In the computer age, the idea of personal privacy is a thing of the past. With modern technology that allows unprecedented spying opportunities and the rollback of our constitutional right to privacy, Big Brother truly is watching. Nowadays, it’s a given that whatever you do online is being monitored.
The main culprits are corporations that spy on your web surfing habits for marketing purposes. Seems harmless enough, but you don’t even know what third parties they’re giving the information to. And don’t expect the government to protect you; new laws enacted since 9-11 (including the ironically named “Patriot” Act) have given the feds a blank check to tap into your web surfing data.
Some folks would argue that, as long as you’re not doing something wrong, who cares if somebody’s watching? The answer is that all of us care. Would you allow a camera to be placed in your house? You’re not doing anything wrong, right?
If you’re looking at golf tips online, and some website is remembering you and storing your data, who cares? Maybe they’ll offer you a deal on golf goods. But if you’re looking at something more controversial, like grassroots political activism or handgun training, you may not want everybody knowing. Let’s be honest; there is a growing concern in this country with freedom and independence from government. We don’t agree with the ways the bloated federal government is interfering with our lives, and we want to change things. It might not be a good idea to broadcast this to law enforcement personnel or the FBI. What we ordinary folks consider common sense grassroots democracy, they might consider something “radical.” It sounds crazy, but this is the situation we face today.
The real point is that privacy is a fundamental right that is guaranteed by the United States Constitution. If we allow governments and corporations unlimited power to monitor us, our lives turn into the dark future foretold in George Orwell’s “1984.” And it’s already happening.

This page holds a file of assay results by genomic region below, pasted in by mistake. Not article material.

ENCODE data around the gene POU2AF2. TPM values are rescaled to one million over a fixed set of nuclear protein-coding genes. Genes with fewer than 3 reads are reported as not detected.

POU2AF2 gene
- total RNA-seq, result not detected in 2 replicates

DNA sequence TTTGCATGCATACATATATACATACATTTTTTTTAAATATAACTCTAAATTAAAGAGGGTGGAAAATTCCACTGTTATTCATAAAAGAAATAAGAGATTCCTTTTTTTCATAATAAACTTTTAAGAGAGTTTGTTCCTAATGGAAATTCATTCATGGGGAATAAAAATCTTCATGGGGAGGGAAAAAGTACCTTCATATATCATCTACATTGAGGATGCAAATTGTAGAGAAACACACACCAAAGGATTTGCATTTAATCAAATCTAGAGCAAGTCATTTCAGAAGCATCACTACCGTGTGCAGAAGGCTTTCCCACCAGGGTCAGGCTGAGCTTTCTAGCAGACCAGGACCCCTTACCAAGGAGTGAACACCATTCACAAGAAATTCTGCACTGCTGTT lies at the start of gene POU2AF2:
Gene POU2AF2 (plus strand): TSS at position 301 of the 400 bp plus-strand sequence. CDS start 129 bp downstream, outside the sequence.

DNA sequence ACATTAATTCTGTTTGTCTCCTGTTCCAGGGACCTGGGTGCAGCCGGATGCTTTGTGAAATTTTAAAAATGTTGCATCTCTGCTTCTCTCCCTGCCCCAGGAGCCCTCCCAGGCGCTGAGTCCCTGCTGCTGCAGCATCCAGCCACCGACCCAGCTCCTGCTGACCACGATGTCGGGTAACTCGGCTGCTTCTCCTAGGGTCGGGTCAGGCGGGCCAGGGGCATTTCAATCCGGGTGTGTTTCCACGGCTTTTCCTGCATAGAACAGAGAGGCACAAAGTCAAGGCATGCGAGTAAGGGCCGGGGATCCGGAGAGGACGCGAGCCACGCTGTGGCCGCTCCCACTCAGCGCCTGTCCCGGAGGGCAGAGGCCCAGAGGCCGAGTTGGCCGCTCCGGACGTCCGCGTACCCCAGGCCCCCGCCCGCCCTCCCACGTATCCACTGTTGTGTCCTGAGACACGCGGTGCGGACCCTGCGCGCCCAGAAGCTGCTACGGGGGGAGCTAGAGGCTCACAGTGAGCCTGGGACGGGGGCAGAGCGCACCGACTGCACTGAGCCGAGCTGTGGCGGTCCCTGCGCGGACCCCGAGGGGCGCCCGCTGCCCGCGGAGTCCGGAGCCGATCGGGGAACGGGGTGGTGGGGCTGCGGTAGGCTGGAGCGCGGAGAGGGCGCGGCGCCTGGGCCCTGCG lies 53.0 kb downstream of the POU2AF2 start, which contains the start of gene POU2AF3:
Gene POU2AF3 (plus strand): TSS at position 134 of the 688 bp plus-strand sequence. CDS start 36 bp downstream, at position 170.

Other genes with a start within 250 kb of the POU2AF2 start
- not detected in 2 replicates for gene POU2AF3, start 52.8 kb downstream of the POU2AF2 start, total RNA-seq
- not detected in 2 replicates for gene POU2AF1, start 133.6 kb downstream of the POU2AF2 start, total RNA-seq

Arm Yourself and Protect Your Privacy
Instead of boycotting the internet, there are things you can do. First, let’s look at exactly how your private data is stored and collected.
Wherever you go on the internet, each click is stored on the hard disc of your computer. Even the questions you type into search engines are kept permanently. All of your personal information is stored on the hard disc, and unless you know how to erase it, it stays there permanently.
New technology on the internet includes tracking devices. If you know a little bit about internet privacy, you’re probably aware of “cookies.” Even erasing cookies doesn’t get rid of this stored data. These newer tracking devices are called “beacons.”
If you watch a video, it stores the data on the website permanently. One program that does this is Adobe Flash Player. When you want to watch a video online, it will often tell you that you need to download Adobe Flash Player. This program allows you to watch video, listen to music or enjoy other media. It also stores the data and sends it out to advertisers and marketers.
The beacon technology is also what got Facebook in trouble a few years ago. Facebook began taking personal information from users and sending it to companies for advertising. It raised privacy concerns and forced Facebook to stop using this system in 2009.
Tracking devices like these can’t be removed manually, but they can be removed with software add-on programs for your browser. One of the most highly recommended of these is the “Better Privacy” add-on for the browser Firefox. Every time you shut down your computer, Better Privacy erases tracking devices from your computer.
You can also limit these devices by adjusting your computer’s privacy settings or, in the case of Adobe, adjust the privacy settings on its “virtual control panel.”
You probably realize that there’s a tiny camera and microphone attached to your computer. This chillingly recalls Orwell’s “1984,” where each home is equipped with a camera that broadcasts everything in the house to a shadowy Ministry of Information. We’re not there yet; you can still protect your personal information and web surfing data with your computer’s privacy settings, or an add-on like “Better Privacy.” No matter what you’re doing online, it’s something worth looking into.
Other articles in this issue:
- The Critical Links of a Water Storage and Purification Plan 
- Will the Elections Make Any Difference? 
- How to Fight Off Aches and Pains – At Any Age – And Retain Your Youthful Vigor